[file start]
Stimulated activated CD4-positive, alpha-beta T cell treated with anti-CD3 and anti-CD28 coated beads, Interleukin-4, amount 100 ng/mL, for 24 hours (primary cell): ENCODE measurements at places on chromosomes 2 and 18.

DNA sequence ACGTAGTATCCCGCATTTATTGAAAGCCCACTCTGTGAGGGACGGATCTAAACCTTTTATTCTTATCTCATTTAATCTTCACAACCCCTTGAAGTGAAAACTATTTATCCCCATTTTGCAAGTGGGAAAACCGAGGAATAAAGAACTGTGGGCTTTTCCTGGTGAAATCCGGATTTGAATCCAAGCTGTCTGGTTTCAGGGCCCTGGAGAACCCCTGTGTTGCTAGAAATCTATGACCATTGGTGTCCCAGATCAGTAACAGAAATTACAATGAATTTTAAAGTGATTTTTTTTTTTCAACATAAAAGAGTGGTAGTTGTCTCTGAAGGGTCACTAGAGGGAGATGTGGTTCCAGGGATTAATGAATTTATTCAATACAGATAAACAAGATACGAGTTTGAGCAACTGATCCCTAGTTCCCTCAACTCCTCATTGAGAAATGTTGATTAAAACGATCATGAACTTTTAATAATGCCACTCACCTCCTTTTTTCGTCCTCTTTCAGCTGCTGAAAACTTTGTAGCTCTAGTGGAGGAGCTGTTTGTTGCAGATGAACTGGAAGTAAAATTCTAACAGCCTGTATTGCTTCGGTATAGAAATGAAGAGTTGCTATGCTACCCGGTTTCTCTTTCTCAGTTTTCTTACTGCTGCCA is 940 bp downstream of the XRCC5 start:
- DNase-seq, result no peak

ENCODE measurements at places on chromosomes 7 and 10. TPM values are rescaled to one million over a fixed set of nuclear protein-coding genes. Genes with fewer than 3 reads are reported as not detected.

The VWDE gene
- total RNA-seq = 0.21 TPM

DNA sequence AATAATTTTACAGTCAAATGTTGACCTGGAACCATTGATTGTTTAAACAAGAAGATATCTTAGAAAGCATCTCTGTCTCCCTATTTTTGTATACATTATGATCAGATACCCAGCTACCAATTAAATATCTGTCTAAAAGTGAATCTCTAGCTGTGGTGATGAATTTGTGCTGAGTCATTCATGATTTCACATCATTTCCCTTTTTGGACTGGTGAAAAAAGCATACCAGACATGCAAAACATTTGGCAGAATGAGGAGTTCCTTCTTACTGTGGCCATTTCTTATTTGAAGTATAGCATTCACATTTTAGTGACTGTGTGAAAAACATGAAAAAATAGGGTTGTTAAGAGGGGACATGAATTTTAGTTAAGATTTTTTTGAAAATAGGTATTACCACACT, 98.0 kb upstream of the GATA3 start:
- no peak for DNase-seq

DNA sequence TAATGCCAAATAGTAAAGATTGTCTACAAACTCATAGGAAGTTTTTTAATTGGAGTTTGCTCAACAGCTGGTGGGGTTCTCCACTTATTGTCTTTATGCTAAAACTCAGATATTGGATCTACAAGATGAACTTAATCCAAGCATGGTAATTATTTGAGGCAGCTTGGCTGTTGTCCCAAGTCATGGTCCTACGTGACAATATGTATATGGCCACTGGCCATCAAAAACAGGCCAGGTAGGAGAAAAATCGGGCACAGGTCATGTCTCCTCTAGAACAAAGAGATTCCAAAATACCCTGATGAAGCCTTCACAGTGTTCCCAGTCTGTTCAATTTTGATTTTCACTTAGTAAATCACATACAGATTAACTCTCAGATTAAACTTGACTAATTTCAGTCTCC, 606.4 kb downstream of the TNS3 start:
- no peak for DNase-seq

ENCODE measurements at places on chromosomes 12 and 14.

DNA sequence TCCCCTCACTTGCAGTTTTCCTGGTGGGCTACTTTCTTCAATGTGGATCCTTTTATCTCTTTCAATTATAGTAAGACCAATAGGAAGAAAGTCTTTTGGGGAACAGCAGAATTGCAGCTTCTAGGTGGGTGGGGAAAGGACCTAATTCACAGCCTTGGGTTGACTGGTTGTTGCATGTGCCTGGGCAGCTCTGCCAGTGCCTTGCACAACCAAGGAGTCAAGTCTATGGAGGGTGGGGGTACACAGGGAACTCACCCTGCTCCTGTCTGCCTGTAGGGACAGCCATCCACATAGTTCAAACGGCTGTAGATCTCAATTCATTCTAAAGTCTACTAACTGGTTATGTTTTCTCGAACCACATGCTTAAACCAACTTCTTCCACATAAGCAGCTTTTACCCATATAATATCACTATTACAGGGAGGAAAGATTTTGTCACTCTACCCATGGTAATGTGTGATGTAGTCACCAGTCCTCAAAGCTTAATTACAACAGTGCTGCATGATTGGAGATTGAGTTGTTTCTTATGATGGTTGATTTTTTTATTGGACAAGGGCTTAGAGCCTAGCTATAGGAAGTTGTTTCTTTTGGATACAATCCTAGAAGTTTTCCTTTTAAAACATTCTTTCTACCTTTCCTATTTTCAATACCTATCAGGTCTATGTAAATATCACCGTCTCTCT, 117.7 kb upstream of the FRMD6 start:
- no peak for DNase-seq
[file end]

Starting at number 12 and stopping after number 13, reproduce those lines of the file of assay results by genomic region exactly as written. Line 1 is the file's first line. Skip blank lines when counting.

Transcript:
DNA sequence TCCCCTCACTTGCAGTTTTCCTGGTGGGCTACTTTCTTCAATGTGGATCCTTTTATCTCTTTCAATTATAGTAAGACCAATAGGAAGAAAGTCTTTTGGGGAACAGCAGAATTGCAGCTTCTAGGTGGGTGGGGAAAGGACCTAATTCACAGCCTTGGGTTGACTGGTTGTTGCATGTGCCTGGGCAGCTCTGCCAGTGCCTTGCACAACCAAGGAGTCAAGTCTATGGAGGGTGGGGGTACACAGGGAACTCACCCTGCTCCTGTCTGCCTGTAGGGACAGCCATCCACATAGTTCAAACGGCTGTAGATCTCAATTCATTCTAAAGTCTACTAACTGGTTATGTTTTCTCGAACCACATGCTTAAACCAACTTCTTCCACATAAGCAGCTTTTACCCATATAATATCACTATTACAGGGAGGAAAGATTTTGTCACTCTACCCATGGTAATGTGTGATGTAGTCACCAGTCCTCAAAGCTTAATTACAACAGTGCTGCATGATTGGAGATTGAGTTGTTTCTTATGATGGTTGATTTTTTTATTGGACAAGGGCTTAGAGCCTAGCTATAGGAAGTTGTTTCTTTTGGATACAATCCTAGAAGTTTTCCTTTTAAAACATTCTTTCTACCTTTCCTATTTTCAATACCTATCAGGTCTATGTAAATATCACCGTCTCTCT, 117.7 kb upstream of the FRMD6 start:
- no peak for DNase-seq